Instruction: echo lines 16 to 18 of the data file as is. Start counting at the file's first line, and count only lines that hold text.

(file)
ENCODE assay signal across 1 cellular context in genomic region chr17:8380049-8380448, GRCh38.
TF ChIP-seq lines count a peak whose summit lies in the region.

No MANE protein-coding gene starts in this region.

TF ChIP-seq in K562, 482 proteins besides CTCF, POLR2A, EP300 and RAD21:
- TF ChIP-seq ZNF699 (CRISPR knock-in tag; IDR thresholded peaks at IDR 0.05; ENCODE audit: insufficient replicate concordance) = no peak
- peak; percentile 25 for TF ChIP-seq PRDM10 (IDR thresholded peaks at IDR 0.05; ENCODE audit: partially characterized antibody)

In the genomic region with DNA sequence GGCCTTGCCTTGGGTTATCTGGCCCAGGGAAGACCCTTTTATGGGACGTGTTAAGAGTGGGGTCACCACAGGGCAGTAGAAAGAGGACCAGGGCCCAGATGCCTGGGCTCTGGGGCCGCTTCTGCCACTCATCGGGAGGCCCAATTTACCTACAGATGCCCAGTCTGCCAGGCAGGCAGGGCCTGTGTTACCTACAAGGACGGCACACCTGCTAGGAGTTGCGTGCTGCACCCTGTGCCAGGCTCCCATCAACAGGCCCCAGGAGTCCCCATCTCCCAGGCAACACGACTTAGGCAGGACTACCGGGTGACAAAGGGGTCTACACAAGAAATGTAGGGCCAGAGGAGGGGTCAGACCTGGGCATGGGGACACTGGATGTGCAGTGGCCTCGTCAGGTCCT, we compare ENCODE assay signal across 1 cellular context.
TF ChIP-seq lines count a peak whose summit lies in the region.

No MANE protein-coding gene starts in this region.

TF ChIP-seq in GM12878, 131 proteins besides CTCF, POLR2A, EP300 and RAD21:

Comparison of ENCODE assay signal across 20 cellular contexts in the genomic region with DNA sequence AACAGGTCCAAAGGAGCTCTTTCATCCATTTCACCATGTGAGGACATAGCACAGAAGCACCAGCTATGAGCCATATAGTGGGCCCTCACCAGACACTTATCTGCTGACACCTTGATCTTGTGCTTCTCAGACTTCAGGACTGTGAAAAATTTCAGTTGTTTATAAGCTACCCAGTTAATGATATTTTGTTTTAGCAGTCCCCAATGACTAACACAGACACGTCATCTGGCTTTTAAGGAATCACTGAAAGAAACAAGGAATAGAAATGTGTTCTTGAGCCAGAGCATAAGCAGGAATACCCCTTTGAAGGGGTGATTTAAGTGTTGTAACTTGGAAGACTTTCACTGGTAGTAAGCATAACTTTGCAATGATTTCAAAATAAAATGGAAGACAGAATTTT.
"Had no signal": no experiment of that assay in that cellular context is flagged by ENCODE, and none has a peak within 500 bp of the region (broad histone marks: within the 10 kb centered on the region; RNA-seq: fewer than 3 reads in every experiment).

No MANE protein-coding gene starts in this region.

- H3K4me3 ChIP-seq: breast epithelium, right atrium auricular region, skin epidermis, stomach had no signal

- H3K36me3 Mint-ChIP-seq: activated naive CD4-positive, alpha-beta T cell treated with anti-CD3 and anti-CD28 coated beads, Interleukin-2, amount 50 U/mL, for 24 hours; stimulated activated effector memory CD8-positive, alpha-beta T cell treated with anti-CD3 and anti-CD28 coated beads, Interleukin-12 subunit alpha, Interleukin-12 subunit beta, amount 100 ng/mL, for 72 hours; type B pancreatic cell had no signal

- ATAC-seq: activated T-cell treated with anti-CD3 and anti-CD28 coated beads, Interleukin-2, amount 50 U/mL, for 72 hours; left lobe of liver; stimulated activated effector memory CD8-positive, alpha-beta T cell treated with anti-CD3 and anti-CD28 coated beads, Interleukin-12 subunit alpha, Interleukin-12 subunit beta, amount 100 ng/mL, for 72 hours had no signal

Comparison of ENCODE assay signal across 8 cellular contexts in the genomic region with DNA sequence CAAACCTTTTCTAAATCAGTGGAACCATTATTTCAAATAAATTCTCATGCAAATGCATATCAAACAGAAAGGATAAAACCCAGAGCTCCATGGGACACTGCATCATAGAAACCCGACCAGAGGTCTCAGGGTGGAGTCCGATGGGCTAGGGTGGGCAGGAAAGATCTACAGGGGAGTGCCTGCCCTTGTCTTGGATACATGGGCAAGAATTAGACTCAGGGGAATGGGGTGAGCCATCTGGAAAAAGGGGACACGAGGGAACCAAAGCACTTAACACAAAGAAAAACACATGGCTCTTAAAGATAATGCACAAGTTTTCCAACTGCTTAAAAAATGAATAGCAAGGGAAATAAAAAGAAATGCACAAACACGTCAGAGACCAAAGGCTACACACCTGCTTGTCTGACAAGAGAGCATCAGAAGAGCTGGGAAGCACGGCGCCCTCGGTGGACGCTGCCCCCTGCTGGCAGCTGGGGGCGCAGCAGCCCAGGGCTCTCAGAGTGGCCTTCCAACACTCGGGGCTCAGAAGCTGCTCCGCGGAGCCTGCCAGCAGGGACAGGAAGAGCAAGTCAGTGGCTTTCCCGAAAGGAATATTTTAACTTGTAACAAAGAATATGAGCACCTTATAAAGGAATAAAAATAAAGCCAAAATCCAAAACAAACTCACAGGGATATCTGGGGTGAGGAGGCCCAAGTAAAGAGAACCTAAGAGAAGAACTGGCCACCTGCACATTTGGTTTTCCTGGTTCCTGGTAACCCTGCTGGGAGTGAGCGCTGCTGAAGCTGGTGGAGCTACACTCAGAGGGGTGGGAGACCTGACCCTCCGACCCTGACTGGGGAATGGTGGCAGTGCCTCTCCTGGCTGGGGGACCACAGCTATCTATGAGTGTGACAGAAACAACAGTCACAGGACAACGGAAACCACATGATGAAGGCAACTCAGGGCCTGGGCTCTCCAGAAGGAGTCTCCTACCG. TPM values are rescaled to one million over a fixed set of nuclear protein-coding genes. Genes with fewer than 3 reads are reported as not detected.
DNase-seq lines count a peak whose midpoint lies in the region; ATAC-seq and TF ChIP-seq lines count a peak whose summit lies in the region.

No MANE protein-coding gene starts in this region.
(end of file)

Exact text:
- ATAC-seq: activated T-cell treated with anti-CD3 and anti-CD28 coated beads, Interleukin-2, amount 50 U/mL, for 72 hours; left lobe of liver; stimulated activated effector memory CD8-positive, alpha-beta T cell treated with anti-CD3 and anti-CD28 coated beads, Interleukin-12 subunit alpha, Interleukin-12 subunit beta, amount 100 ng/mL, for 72 hours had no signal

Comparison of ENCODE assay signal across 8 cellular contexts in the genomic region with DNA sequence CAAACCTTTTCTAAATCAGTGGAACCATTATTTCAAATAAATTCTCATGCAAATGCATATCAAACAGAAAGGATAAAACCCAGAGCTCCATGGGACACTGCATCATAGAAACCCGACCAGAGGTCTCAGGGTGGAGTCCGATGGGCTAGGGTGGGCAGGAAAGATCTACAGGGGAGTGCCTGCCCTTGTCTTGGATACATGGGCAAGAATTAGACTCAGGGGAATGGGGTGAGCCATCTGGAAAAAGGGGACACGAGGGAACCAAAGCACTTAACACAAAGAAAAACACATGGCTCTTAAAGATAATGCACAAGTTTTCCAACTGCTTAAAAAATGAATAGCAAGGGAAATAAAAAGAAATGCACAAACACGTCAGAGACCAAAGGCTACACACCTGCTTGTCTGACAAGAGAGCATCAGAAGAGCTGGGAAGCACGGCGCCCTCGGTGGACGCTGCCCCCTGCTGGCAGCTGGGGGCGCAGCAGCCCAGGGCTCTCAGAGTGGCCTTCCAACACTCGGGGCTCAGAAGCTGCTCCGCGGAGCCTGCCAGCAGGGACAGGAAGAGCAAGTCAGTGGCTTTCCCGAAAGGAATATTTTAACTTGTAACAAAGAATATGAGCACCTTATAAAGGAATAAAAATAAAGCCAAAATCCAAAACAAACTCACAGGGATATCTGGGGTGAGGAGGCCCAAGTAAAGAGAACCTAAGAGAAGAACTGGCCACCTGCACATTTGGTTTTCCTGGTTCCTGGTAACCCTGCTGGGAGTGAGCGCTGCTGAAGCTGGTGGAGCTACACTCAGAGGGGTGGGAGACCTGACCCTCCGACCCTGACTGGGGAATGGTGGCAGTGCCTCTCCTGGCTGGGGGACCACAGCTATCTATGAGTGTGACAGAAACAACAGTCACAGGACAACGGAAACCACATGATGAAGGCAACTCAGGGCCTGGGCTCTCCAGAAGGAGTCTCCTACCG. TPM values are rescaled to one million over a fixed set of nuclear protein-coding genes. Genes with fewer than 3 reads are reported as not detected.
DNase-seq lines count a peak whose midpoint lies in the region; ATAC-seq and TF ChIP-seq lines count a peak whose summit lies in the region.